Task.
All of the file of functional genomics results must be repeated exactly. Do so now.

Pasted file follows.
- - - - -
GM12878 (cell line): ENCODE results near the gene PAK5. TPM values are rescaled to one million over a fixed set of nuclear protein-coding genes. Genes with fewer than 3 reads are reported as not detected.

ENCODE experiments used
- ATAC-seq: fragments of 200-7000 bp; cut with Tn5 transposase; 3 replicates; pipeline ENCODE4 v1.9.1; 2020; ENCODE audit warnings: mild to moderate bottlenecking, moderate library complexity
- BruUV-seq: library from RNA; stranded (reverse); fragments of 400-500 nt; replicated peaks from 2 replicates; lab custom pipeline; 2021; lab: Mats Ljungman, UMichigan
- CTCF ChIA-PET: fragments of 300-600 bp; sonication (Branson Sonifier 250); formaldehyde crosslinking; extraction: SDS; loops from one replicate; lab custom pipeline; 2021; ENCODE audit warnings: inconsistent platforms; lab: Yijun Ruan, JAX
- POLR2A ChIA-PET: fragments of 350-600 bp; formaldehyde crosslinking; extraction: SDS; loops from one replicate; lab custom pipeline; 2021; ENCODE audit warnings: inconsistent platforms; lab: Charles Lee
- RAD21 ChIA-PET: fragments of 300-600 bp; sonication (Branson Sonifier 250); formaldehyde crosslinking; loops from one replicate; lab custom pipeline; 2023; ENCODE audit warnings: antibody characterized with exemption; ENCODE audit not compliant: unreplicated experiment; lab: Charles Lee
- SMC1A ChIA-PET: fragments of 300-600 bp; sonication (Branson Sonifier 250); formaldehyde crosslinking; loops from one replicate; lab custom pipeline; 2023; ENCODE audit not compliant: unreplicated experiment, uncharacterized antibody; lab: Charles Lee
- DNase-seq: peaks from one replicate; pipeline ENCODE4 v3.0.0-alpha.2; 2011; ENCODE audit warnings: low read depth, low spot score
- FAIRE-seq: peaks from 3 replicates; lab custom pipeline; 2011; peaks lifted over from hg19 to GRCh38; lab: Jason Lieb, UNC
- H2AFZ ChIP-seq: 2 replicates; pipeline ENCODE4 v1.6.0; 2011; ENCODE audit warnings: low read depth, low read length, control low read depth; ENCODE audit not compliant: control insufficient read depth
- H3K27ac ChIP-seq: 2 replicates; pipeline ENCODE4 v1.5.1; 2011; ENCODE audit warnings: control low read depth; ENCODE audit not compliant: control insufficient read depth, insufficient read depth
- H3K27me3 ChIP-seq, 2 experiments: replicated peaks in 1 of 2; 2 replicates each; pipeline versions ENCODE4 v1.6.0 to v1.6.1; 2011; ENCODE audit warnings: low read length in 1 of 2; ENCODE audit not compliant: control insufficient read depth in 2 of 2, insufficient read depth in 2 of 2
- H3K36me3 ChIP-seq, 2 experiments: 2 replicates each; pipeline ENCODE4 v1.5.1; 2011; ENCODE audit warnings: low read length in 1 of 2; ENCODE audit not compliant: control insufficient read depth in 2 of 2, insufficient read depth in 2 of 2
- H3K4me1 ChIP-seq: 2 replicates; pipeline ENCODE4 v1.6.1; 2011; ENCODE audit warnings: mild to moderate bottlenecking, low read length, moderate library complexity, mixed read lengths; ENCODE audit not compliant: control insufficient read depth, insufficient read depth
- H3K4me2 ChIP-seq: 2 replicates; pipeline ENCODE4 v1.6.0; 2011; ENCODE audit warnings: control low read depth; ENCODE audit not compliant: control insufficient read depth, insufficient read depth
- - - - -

GM12878 (cell line): ENCODE results near the gene PAK5. TPM values are rescaled to one million over a fixed set of nuclear protein-coding genes. Genes with fewer than 3 reads are reported as not detected.

ENCODE experiments used
- ATAC-seq: fragments of 200-7000 bp; cut with Tn5 transposase; 3 replicates; pipeline ENCODE4 v1.9.1; 2020; ENCODE audit warnings: mild to moderate bottlenecking, moderate library complexity
- BruUV-seq: library from RNA; stranded (reverse); fragments of 400-500 nt; replicated peaks from 2 replicates; lab custom pipeline; 2021; lab: Mats Ljungman, UMichigan
- CTCF ChIA-PET: fragments of 300-600 bp; sonication (Branson Sonifier 250); formaldehyde crosslinking; extraction: SDS; loops from one replicate; lab custom pipeline; 2021; ENCODE audit warnings: inconsistent platforms; lab: Yijun Ruan, JAX
- POLR2A ChIA-PET: fragments of 350-600 bp; formaldehyde crosslinking; extraction: SDS; loops from one replicate; lab custom pipeline; 2021; ENCODE audit warnings: inconsistent platforms; lab: Charles Lee
- RAD21 ChIA-PET: fragments of 300-600 bp; sonication (Branson Sonifier 250); formaldehyde crosslinking; loops from one replicate; lab custom pipeline; 2023; ENCODE audit warnings: antibody characterized with exemption; ENCODE audit not compliant: unreplicated experiment; lab: Charles Lee
- SMC1A ChIA-PET: fragments of 300-600 bp; sonication (Branson Sonifier 250); formaldehyde crosslinking; loops from one replicate; lab custom pipeline; 2023; ENCODE audit not compliant: unreplicated experiment, uncharacterized antibody; lab: Charles Lee
- DNase-seq: peaks from one replicate; pipeline ENCODE4 v3.0.0-alpha.2; 2011; ENCODE audit warnings: low read depth, low spot score
- FAIRE-seq: peaks from 3 replicates; lab custom pipeline; 2011; peaks lifted over from hg19 to GRCh38; lab: Jason Lieb, UNC
- H2AFZ ChIP-seq: 2 replicates; pipeline ENCODE4 v1.6.0; 2011; ENCODE audit warnings: low read depth, low read length, control low read depth; ENCODE audit not compliant: control insufficient read depth
- H3K27ac ChIP-seq: 2 replicates; pipeline ENCODE4 v1.5.1; 2011; ENCODE audit warnings: control low read depth; ENCODE audit not compliant: control insufficient read depth, insufficient read depth
- H3K27me3 ChIP-seq, 2 experiments: replicated peaks in 1 of 2; 2 replicates each; pipeline versions ENCODE4 v1.6.0 to v1.6.1; 2011; ENCODE audit warnings: low read length in 1 of 2; ENCODE audit not compliant: control insufficient read depth in 2 of 2, insufficient read depth in 2 of 2
- H3K36me3 ChIP-seq, 2 experiments: 2 replicates each; pipeline ENCODE4 v1.5.1; 2011; ENCODE audit warnings: low read length in 1 of 2; ENCODE audit not compliant: control insufficient read depth in 2 of 2, insufficient read depth in 2 of 2
- H3K4me1 ChIP-seq: 2 replicates; pipeline ENCODE4 v1.6.1; 2011; ENCODE audit warnings: mild to moderate bottlenecking, low read length, moderate library complexity, mixed read lengths; ENCODE audit not compliant: control insufficient read depth, insufficient read depth
- H3K4me2 ChIP-seq: 2 replicates; pipeline ENCODE4 v1.6.0; 2011; ENCODE audit warnings: control low read depth; ENCODE audit not compliant: control insufficient read depth, insufficient read depth